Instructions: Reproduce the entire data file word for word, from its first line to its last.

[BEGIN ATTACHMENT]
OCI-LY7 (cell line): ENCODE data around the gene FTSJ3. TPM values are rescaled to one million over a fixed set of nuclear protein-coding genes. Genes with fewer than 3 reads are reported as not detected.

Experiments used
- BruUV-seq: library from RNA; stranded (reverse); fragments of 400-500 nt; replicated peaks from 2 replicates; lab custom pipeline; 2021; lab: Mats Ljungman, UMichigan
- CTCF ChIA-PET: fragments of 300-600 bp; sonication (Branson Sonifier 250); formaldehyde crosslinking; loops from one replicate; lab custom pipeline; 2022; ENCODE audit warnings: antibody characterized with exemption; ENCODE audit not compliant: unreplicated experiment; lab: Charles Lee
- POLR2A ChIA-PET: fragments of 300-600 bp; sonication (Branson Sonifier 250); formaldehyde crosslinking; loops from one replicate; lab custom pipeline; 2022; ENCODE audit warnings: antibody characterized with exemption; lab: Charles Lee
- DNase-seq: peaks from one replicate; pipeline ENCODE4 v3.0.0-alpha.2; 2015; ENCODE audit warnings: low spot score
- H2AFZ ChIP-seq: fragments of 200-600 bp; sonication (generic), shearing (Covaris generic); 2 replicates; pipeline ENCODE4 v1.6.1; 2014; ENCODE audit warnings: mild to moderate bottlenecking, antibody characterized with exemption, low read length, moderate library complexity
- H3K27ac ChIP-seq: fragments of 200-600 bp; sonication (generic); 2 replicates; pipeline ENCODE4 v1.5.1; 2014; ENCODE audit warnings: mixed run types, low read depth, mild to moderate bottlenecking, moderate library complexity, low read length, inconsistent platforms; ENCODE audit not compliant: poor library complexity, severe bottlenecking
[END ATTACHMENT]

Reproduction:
OCI-LY7 (cell line): ENCODE data around the gene FTSJ3. TPM values are rescaled to one million over a fixed set of nuclear protein-coding genes. Genes with fewer than 3 reads are reported as not detected.

Experiments used
- BruUV-seq: library from RNA; stranded (reverse); fragments of 400-500 nt; replicated peaks from 2 replicates; lab custom pipeline; 2021; lab: Mats Ljungman, UMichigan
- CTCF ChIA-PET: fragments of 300-600 bp; sonication (Branson Sonifier 250); formaldehyde crosslinking; loops from one replicate; lab custom pipeline; 2022; ENCODE audit warnings: antibody characterized with exemption; ENCODE audit not compliant: unreplicated experiment; lab: Charles Lee
- POLR2A ChIA-PET: fragments of 300-600 bp; sonication (Branson Sonifier 250); formaldehyde crosslinking; loops from one replicate; lab custom pipeline; 2022; ENCODE audit warnings: antibody characterized with exemption; lab: Charles Lee
- DNase-seq: peaks from one replicate; pipeline ENCODE4 v3.0.0-alpha.2; 2015; ENCODE audit warnings: low spot score
- H2AFZ ChIP-seq: fragments of 200-600 bp; sonication (generic), shearing (Covaris generic); 2 replicates; pipeline ENCODE4 v1.6.1; 2014; ENCODE audit warnings: mild to moderate bottlenecking, antibody characterized with exemption, low read length, moderate library complexity
- H3K27ac ChIP-seq: fragments of 200-600 bp; sonication (generic); 2 replicates; pipeline ENCODE4 v1.5.1; 2014; ENCODE audit warnings: mixed run types, low read depth, mild to moderate bottlenecking, moderate library complexity, low read length, inconsistent platforms; ENCODE audit not compliant: poor library complexity, severe bottlenecking